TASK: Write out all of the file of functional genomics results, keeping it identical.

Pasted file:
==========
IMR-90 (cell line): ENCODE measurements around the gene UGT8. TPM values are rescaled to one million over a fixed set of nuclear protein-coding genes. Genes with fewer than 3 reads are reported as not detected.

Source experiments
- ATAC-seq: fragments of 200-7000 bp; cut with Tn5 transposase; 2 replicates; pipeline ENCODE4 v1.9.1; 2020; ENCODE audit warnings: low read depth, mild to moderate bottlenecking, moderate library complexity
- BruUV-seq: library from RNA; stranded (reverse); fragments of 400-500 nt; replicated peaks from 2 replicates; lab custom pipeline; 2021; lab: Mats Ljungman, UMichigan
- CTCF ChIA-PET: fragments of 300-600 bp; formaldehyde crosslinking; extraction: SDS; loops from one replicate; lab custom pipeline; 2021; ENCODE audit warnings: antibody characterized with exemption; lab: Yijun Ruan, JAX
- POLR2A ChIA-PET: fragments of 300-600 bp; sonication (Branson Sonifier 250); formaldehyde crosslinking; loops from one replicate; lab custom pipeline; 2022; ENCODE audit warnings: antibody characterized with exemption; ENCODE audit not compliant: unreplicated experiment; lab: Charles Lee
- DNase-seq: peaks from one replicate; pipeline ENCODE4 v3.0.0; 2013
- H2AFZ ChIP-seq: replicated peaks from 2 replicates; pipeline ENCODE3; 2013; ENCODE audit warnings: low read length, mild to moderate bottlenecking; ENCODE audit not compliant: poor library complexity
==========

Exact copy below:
IMR-90 (cell line): ENCODE measurements around the gene UGT8. TPM values are rescaled to one million over a fixed set of nuclear protein-coding genes. Genes with fewer than 3 reads are reported as not detected.

Source experiments
- ATAC-seq: fragments of 200-7000 bp; cut with Tn5 transposase; 2 replicates; pipeline ENCODE4 v1.9.1; 2020; ENCODE audit warnings: low read depth, mild to moderate bottlenecking, moderate library complexity
- BruUV-seq: library from RNA; stranded (reverse); fragments of 400-500 nt; replicated peaks from 2 replicates; lab custom pipeline; 2021; lab: Mats Ljungman, UMichigan
- CTCF ChIA-PET: fragments of 300-600 bp; formaldehyde crosslinking; extraction: SDS; loops from one replicate; lab custom pipeline; 2021; ENCODE audit warnings: antibody characterized with exemption; lab: Yijun Ruan, JAX
- POLR2A ChIA-PET: fragments of 300-600 bp; sonication (Branson Sonifier 250); formaldehyde crosslinking; loops from one replicate; lab custom pipeline; 2022; ENCODE audit warnings: antibody characterized with exemption; ENCODE audit not compliant: unreplicated experiment; lab: Charles Lee
- DNase-seq: peaks from one replicate; pipeline ENCODE4 v3.0.0; 2013
- H2AFZ ChIP-seq: replicated peaks from 2 replicates; pipeline ENCODE3; 2013; ENCODE audit warnings: low read length, mild to moderate bottlenecking; ENCODE audit not compliant: poor library complexity